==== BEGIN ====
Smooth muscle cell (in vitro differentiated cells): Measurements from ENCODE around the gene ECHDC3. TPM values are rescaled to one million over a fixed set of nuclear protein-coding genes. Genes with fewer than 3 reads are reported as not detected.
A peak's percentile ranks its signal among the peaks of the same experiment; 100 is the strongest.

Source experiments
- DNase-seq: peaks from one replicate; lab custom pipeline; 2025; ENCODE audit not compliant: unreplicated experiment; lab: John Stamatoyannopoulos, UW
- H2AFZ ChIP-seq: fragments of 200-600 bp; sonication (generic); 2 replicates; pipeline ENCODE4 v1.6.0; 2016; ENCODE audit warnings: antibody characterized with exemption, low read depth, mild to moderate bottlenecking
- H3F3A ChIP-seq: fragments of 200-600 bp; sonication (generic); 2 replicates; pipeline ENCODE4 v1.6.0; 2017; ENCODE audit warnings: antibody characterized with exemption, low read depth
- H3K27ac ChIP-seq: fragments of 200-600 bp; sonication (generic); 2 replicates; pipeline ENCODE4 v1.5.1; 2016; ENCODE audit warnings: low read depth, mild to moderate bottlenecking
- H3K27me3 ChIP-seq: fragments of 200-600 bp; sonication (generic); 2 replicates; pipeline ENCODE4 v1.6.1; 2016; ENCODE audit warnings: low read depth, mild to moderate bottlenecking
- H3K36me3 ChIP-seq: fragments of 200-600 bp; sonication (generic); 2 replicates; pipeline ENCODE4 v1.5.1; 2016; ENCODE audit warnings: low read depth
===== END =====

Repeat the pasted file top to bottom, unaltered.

Smooth muscle cell (in vitro differentiated cells): Measurements from ENCODE around the gene ECHDC3. TPM values are rescaled to one million over a fixed set of nuclear protein-coding genes. Genes with fewer than 3 reads are reported as not detected.
A peak's percentile ranks its signal among the peaks of the same experiment; 100 is the strongest.

Source experiments
- DNase-seq: peaks from one replicate; lab custom pipeline; 2025; ENCODE audit not compliant: unreplicated experiment; lab: John Stamatoyannopoulos, UW
- H2AFZ ChIP-seq: fragments of 200-600 bp; sonication (generic); 2 replicates; pipeline ENCODE4 v1.6.0; 2016; ENCODE audit warnings: antibody characterized with exemption, low read depth, mild to moderate bottlenecking
- H3F3A ChIP-seq: fragments of 200-600 bp; sonication (generic); 2 replicates; pipeline ENCODE4 v1.6.0; 2017; ENCODE audit warnings: antibody characterized with exemption, low read depth
- H3K27ac ChIP-seq: fragments of 200-600 bp; sonication (generic); 2 replicates; pipeline ENCODE4 v1.5.1; 2016; ENCODE audit warnings: low read depth, mild to moderate bottlenecking
- H3K27me3 ChIP-seq: fragments of 200-600 bp; sonication (generic); 2 replicates; pipeline ENCODE4 v1.6.1; 2016; ENCODE audit warnings: low read depth, mild to moderate bottlenecking
- H3K36me3 ChIP-seq: fragments of 200-600 bp; sonication (generic); 2 replicates; pipeline ENCODE4 v1.5.1; 2016; ENCODE audit warnings: low read depth